(image: Wikipedia) An expert panel announced a new definition and severity classfication system for acute respiratory distress syndrome (ARDS) that aims to simplify the diagnosis and better prognosticate outcomes from the life-threatening pulmonary illness. The proposed “Berlin definition of ARDS” predicted mortality ever-so-slightly better than the existing ARDS criteria (created at the 1994 American-European Consensus [… read more]
Where should we set the dial for caloric delivery to our patients with acute lung injury and acute respiratory distress syndrome (ARDS)? Weak observational trials suggest low caloric intake might be associated with poor outcomes [ref1, 2]. On the other hand, other observational data suggests just the opposite: restricting calories early on may reduce ventilator [… read more]
Human recombinant granulocyte macrophage colony stimulating factor (GM-CSF or Leukine) did not reduce ventilator-days in patients with acute lung injury / ARDS in a randomized trial published in the January 2012 Critical Care Medicine. Why would it have? Interestingly, patients with ARDS with higher levels of GM-CSF in their BAL fluid are more likely to survive. GM-CSF maintains [… read more]
Mechanical Ventilation in ARDS: Overview Mechanical ventilation in ARDS is almost always required, as people with acute respiratory distress syndrome are by definition severely hypoxemic. Yet mechanical ventilation itself can further injure damaged lungs(so-called ventilator induced lung injury); minimizing any additional damage while maintaining adequate gas exchange (“compatible with life”) is the central goal of mechanical [… read more]
It wasn’t such a crazy idea, injecting beta-agonists continuously into the veins of people with acute respiratory distress syndrome (ARDS) for a week. After all, if you spray some albuterol on alveolar epithelial cells in a dish, it upregulates their cAMP production and doubles the rate at which they clear fluid across their basement membranes. [… read more]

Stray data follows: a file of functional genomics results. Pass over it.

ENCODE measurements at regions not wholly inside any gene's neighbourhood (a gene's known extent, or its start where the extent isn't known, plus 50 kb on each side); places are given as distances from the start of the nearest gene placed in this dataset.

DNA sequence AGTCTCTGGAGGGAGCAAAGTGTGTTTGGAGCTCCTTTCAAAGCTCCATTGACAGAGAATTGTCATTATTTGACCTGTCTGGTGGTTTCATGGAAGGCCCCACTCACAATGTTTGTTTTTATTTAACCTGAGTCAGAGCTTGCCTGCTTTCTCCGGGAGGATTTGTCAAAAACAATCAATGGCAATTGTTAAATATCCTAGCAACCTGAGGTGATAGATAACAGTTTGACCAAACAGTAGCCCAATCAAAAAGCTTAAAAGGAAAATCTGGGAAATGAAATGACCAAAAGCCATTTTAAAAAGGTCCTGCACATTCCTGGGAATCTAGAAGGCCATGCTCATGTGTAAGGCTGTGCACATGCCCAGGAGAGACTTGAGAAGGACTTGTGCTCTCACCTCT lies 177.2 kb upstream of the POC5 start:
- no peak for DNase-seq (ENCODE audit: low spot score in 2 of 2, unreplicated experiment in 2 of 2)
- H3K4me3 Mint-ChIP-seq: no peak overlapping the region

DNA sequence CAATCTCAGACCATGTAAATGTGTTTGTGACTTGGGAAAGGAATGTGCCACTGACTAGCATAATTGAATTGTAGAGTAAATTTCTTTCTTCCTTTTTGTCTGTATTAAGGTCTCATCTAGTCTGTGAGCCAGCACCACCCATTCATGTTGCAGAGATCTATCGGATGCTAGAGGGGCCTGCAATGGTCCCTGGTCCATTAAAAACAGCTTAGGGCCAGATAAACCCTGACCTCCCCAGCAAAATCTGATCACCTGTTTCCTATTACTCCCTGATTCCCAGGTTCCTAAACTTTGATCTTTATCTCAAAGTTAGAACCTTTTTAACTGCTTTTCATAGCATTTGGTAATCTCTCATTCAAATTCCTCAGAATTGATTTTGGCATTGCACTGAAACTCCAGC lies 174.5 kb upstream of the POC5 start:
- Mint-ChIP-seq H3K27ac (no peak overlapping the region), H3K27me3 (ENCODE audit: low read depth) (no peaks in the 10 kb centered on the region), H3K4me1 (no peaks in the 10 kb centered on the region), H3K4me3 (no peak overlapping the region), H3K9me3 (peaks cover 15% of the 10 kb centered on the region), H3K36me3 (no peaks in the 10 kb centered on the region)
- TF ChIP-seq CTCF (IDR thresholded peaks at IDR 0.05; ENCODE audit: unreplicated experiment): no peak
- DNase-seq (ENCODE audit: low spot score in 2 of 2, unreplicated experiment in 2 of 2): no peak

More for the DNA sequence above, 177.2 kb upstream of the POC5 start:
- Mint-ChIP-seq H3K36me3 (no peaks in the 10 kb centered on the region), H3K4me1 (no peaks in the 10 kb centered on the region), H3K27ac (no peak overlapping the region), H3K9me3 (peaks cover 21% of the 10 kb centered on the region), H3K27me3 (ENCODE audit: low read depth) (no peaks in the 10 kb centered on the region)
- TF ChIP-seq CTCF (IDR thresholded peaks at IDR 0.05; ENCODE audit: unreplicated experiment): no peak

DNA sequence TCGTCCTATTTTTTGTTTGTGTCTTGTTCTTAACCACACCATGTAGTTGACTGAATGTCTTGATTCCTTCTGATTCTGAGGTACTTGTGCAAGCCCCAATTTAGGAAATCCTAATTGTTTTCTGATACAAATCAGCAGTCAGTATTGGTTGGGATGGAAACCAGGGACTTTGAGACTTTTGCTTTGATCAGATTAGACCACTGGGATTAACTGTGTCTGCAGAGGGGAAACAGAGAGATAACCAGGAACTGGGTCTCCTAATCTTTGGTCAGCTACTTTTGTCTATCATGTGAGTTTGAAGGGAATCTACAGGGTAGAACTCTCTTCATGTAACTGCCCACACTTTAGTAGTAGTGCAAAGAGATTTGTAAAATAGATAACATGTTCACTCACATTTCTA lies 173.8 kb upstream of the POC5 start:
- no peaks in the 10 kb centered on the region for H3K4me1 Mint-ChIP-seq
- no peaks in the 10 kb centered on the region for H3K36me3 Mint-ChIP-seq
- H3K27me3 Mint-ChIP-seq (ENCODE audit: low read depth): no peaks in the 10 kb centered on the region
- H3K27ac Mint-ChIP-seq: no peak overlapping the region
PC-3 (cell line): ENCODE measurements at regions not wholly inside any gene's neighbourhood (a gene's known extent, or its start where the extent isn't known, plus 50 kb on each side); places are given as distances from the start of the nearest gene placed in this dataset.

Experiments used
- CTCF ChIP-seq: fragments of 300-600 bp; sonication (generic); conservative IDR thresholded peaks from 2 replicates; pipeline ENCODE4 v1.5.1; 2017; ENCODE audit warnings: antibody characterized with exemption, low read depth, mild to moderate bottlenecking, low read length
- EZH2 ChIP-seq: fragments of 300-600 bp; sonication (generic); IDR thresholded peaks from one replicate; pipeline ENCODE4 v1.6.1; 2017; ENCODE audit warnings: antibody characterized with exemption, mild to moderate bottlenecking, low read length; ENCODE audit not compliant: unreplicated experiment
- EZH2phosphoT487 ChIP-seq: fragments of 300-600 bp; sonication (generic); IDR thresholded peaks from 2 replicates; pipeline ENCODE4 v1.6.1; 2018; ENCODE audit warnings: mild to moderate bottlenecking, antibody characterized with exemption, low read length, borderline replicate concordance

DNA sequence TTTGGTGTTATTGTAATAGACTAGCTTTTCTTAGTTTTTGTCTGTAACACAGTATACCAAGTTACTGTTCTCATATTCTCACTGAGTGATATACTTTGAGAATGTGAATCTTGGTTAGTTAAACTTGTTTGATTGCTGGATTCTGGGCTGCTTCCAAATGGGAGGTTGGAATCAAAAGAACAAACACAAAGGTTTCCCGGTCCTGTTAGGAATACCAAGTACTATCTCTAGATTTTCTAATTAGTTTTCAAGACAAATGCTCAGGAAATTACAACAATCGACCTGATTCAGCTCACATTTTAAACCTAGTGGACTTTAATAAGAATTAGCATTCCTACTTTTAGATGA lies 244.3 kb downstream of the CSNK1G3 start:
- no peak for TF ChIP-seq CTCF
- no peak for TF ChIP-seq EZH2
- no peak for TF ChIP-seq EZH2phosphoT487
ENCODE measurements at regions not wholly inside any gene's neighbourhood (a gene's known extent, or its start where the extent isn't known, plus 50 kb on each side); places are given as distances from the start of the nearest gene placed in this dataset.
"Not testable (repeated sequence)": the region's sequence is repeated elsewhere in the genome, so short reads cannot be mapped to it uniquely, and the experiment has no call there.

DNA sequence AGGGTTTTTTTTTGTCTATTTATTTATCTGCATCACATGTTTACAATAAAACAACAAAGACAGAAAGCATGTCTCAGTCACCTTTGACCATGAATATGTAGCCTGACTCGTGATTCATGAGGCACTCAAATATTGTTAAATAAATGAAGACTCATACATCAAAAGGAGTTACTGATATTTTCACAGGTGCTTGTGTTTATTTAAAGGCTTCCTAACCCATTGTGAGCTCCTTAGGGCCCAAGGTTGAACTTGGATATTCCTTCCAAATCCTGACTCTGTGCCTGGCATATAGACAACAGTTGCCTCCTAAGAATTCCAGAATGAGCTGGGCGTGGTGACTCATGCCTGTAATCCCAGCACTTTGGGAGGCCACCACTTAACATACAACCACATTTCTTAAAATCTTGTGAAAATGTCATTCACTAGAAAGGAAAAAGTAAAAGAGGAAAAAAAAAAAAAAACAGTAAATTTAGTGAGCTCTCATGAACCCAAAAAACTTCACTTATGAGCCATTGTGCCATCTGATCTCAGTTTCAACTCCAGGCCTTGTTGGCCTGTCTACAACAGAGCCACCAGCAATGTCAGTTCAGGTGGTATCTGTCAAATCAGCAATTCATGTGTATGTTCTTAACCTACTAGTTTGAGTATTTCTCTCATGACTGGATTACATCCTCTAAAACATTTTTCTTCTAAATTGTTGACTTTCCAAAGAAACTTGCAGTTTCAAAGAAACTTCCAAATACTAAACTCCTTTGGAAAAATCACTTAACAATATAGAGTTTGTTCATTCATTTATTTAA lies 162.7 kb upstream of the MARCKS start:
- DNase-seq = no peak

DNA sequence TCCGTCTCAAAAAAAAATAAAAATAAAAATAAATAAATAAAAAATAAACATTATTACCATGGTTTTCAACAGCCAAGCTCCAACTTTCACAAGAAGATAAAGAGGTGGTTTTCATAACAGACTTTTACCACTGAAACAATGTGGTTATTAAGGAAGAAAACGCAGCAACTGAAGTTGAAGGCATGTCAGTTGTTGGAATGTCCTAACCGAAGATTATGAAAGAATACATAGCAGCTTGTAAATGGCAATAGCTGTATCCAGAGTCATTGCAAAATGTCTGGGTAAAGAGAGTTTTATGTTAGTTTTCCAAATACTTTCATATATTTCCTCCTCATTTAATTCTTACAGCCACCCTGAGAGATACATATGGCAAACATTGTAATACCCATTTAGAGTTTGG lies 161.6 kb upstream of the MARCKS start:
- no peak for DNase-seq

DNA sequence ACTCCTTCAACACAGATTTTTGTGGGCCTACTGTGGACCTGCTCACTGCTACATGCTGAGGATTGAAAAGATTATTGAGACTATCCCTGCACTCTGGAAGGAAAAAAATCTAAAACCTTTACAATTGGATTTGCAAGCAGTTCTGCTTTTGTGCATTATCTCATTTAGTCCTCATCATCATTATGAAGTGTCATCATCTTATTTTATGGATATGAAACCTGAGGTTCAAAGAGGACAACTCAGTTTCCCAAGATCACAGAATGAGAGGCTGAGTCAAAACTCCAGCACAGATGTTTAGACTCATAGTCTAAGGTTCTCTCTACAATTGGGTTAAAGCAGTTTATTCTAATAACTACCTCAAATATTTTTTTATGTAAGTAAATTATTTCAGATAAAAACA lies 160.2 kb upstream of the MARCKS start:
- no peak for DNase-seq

Numerous small (n~100), single-center randomized trials have shown a benefit of omega-3 fatty acids in acute lung injury and ARDS (reduced mortality, length of stay, and organ failure; improved oxygenation and respiratory mechanics). A meta-analysis combining these studies suggested a stat.significant benefit in mortality (risk ratio 0.67), ventilator requirement (-5 days), and ICU stay (-4 [… read more]
Daniel Brodie and Matthew Bacchetta offer a nice review of extracorporeal membrane oxygenation (ECMO) for acute respiratory distress syndrome (ARDS) in adults, based on their experience at Columbia University in New York City. This general overview describes ECMO techniques and re-visits the CESAR trial results — the only major randomized controlled trial on ECMO in ARDS [… read more]
In the longest longitudinal study of acute respiratory distress syndrome (ARDS) yet, Herridge et al followed 109 young survivors of severe ARDS (medians: age 44; Lung Injury Score 3.7 out of 4) in Canada for 5 years, enrolling 1998-2001. Twelve died in the first year. At 5 years, the survivors remained below their pre-ARDS exercise tolerance; they [… read more]
Obesity may impose extra burdens on critical care staff (think turning, transport, intubation and central line placement), but reviews suggest people with “ordinary” obesity (BMI 30-39) with have the same mortality from critical illness as overweight or healthy-weight people. In fact, obese people may have a survival advantage, despite possible longer durations of mechanical ventilation and ICU stays. But what about extreme obesity (BMI > [… read more]